Do you still “roll down” the window in your vehicle? How much longer do you think that phrase can last? Think about it. When was the last time you actually rolled down a car window?
We press a button, and the windows go down electronically. The day is fast approaching when the phrase “roll down the window” will be as useful as hieroglyphics.
Although, with the advent of emojis, some argue that the ancient Egyptian writing system is making a comeback! 😉
Cultures are cultivated through words. Agatha Christie’s character, Detective Hercule Poirot, said it well, “Our words speak us.” We communicate what we care about.
What matters most to us eventually presents itself with the words we use.
People developed nuanced ways to describe frozen precipitation in cultures dominated by snow. The locals north of the continental US have over 50 words for snow.
This enduring human phenomenon also exists in your life – and company. Skilled leaders recognize how language reveals values and shapes culture.
You can leverage the gift of communication to care for your team. Crafting clear, compelling, collaborative language eliminates confusion, cultivates unity, and empowers the mission.
Words are a Powerful Force in the Workplace
Every leader’s words shape their culture. Whether they know it or not. You have the opportunity to tap into the power of your words to care for the people you lead.
Some values will pour out of your heart effortlessly. Your words will speak “you.” Other values require intentionality and discipline.
Leadership expert Patrick Lencioni identifies this difference as your core – and – aspirational values.
Core values are natural. They truly reflect the heart of your company. It’s almost as if they choose you. Aspirational values are what you hope to be but are not yet.
Both must be named and clearly communicated.
If not, people won’t know what’s expected of them. Or why.
Like asking someone in 2040 to roll down their window in the car, they won’t know what’s expected of them, so they won’t get the job done.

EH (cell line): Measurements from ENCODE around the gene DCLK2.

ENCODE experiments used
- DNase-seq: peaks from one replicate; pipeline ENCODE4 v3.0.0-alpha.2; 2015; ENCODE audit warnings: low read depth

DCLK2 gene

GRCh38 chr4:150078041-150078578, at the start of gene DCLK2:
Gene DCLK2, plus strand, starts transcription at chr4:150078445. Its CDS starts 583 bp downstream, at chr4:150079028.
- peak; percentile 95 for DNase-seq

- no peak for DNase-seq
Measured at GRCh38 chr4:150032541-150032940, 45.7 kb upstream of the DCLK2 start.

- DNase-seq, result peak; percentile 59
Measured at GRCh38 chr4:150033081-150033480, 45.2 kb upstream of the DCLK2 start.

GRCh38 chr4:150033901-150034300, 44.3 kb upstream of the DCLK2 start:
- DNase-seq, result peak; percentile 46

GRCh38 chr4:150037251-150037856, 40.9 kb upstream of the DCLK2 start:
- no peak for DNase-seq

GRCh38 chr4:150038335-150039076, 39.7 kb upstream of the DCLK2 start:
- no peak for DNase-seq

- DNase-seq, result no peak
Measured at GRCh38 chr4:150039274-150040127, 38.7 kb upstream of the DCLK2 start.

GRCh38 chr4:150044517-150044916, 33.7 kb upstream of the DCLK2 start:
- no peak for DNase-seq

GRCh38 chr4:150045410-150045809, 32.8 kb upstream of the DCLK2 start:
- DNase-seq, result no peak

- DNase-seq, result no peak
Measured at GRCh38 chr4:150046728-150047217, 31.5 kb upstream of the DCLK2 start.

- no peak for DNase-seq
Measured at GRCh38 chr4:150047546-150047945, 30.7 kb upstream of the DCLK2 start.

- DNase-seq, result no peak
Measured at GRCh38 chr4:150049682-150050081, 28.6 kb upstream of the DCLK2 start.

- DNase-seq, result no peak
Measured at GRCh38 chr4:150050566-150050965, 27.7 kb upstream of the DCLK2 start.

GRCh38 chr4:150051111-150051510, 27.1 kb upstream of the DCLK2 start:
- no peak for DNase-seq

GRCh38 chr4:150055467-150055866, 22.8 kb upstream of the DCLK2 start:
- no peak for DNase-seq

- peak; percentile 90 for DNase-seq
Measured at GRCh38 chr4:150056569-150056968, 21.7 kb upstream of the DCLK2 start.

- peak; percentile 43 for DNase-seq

And that won’t be their fault.
It’s one thing for an employee not to complete a task. It’s another for them not to understand how you expect the task to be completed.
You may expect prompt communication from your team. But even this simple and reasonable expectation carries an undertow that may not be seen – but is clearly felt.
What does “prompt” mean to you? What platform should communication take place on? Does the communication need to be respectful? Laid back? Kind? Professional? Familial? Brief?
In today’s world of AI integration, even the word “prompt” carries a new meaning.
Developing shared language that flows from clarified values is helpful and, in some cases, essential.
Preparing Words is Essential for Smooth Sailing
Shared language can be defined as: “people developing understanding amongst themselves based on language to help them communicate more effectively.”
Michael Rand with the BRM Institue highlights how shared language “helps coworkers communicate, collaborate, and innovate.”
When a team is preparing to sail, everyone needs to have an absolutely clear understanding of the components of a sailboat, their role on the team, and the role of others.
Often, this requires “unlearning” some terms. Or at least translating them.